3.1. DHM Alleviated MI/R Injury

LDH and CK-MB levels were markedly decreased after DHM treatment in the mice after MI/R (Figures 1(a) and 1(b)). In addition, DHM slightly but insignificantly decreased their values in the Sirt3−/− mice (Figures 1(a) and 1(b)). In the Sirt3−/− hearts after MI/R, the infarct area was increased further compared with the area in the MI/R group. As shown in Figure 1(d), DHM decreased the infarct area in the mice after MI/R, but not in the Sirt3−/− mice. No significant difference between the groups was observed in the ratio of the area at risk (AAR) to the left ventricular (LV) area (Figure 1(e)).

3.2. Treatment with DHM Improved Cardiac Function after MI/R

The LVEF, LVFS, and the ± LV dp/dt max were further decreased after MI/R in Sirt3−/− mice (Figures 2(a)2(d)). Supplementation with DHM significantly increased their values after MI/R, suggesting that DHM protected LV systolic function against MI/R (Figures 2(a)2(d)). Specifically, we found that the LVEF and LVFS were not changed after DHM treatment in the mice without Sirt3 after MI/R (Figures 2(a) and 2(b)). Further, Sirt3 knockout resulted in the no effects of DHM on the maximal ± LV dp/dt (Figures 2(c) and 2(d)).

3.3. DHM Improved Mitochondrial Function after MI/R

In the Sirt3−/− hearts and the MI/R hearts, the swelling, breakage, and disarrangement were observed in some mitochondria (Figure 3(a)). In Sirt3−/− hearts, however, the vacuoles were observed in some mitochondria after MI/R, suggesting that the mitochondrial injury was aggravated. DHM inhibited the mitochondrial injury, as evident by the normal cristae in most mitochondria and less swollen mitochondria (Figure 3(a)). The mitochondrial ultrastructure disorder was not reduced after supplementation with DHM in Sirt3−/− hearts after MI/R (Figure 3(a)). All the above data indicate that MI/R induced the mitochondrial dysfunction. DHM reduced the mitochondrial structure disorder after MI/R and removing Sirt3 abolished this effect of DHM (Figure 3(a)).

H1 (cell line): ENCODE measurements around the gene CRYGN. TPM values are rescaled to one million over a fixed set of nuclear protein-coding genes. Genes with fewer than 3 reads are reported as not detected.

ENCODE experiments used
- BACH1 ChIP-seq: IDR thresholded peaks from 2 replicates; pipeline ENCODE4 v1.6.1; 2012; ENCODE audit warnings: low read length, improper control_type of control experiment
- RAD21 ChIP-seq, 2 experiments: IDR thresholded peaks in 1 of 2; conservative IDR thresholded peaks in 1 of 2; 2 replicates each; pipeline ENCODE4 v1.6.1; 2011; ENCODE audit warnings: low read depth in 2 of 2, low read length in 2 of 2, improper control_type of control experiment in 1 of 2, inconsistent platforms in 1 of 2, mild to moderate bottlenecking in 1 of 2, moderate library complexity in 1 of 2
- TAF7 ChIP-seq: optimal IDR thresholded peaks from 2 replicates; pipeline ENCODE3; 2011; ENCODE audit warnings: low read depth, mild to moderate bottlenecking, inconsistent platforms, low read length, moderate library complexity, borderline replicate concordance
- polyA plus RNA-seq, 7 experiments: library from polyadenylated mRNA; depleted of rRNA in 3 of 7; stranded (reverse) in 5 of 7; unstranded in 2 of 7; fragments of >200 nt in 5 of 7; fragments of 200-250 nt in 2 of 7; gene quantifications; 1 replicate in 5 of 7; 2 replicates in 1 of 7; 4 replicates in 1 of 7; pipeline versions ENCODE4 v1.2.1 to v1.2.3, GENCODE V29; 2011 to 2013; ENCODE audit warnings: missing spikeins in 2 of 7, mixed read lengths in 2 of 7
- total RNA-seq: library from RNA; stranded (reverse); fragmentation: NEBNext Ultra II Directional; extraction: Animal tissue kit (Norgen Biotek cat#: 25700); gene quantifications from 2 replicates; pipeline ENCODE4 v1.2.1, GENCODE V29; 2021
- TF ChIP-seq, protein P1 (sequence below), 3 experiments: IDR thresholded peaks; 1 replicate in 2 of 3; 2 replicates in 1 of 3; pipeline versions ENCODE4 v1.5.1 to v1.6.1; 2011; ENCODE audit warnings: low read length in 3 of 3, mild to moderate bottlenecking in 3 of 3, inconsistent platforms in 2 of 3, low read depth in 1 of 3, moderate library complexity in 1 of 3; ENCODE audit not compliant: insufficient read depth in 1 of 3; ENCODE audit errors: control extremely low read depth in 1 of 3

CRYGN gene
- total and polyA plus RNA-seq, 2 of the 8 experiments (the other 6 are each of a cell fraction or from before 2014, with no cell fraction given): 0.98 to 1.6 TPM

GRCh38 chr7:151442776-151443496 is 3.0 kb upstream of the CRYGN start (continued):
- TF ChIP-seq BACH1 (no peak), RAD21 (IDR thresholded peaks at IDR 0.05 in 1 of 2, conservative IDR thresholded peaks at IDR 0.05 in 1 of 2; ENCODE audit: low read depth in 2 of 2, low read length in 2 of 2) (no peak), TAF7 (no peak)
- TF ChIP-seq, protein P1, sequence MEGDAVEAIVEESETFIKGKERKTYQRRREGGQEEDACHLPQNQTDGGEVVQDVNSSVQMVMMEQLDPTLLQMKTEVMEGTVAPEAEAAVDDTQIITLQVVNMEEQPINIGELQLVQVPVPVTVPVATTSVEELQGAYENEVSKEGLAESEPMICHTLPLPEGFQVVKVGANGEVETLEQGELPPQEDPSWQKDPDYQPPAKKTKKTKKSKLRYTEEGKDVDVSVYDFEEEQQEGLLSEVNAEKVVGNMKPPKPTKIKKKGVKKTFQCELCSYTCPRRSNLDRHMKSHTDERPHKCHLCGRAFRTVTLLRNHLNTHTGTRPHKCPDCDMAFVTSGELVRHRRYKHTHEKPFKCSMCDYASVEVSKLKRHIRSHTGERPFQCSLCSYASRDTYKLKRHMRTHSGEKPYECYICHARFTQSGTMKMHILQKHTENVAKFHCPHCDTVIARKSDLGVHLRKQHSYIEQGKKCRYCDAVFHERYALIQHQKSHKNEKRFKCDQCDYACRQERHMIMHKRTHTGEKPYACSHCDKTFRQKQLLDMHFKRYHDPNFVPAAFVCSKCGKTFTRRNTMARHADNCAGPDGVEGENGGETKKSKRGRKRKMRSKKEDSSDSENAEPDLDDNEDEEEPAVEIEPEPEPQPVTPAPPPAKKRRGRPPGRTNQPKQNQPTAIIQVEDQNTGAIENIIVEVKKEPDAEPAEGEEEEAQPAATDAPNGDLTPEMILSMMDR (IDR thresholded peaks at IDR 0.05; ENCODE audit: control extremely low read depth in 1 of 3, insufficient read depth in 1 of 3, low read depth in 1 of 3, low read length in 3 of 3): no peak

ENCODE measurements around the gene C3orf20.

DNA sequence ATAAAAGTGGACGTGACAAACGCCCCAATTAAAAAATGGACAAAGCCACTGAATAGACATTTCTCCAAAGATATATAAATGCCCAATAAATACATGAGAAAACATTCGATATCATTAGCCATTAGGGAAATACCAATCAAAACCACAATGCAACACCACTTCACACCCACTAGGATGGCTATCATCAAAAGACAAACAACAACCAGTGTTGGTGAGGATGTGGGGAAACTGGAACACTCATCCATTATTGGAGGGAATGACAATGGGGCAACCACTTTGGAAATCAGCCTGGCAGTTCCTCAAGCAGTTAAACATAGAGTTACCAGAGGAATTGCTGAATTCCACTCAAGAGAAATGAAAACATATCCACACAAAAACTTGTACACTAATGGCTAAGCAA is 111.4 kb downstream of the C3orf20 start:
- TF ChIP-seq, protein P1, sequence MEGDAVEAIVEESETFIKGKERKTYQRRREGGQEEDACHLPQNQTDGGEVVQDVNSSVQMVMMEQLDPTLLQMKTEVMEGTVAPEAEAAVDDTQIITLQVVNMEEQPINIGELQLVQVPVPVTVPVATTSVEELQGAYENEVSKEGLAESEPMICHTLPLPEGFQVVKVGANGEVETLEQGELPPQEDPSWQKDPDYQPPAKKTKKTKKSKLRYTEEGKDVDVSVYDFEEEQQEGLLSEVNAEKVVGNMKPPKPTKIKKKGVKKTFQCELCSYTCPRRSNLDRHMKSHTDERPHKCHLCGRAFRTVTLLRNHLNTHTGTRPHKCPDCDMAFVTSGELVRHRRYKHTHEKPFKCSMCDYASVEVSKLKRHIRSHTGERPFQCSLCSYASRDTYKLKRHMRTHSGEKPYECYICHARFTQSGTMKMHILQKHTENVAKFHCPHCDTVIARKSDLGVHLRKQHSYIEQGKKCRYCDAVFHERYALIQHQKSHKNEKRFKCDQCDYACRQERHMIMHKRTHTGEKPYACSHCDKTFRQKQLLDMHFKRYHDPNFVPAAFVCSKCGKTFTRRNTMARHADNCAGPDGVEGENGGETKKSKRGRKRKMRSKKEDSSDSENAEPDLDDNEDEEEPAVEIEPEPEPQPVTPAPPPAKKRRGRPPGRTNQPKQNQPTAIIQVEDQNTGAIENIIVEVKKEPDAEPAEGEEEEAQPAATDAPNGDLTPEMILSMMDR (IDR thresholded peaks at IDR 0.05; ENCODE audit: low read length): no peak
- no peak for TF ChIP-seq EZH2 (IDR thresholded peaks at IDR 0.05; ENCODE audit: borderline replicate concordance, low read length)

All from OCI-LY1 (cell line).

As mitochondria play a critical role in cardiac function after MI/R, we next assessed the mitochondrial function. As illustrated in Figures 3(b)3(g), mitochondrial function was examined in difference groups. We found that MI/R induced the mitochondria dysfunction, as evident by lower ATP content, mitochondrial DNA content, and CS activity (Figures 3(b)3(d)). Their values in the mitochondria were markedly increased in the MI/R+ DHM group (Figures 3(b)3(d)). Together, these results indicate that DHM alleviated mitochondrial damage after MI/R. Interestingly, DHM could not alleviate these aberrant changes and had no effects on the mitochondrial DNA content, ATP content, or CS activity in the Sirt3−/− mice after MI/R (Figures 3(b)3(d)). ROS levels, mitochondrial MnSOD activity, and caspase-3 activity were reduced in the MI/R+DHM group. However, DHM had no effects on ROS levels, mitochondrial MnSOD activity, and caspase-3 activity in the Sirt3−/− mice after MI/R ((Figures 3(e)3(g)).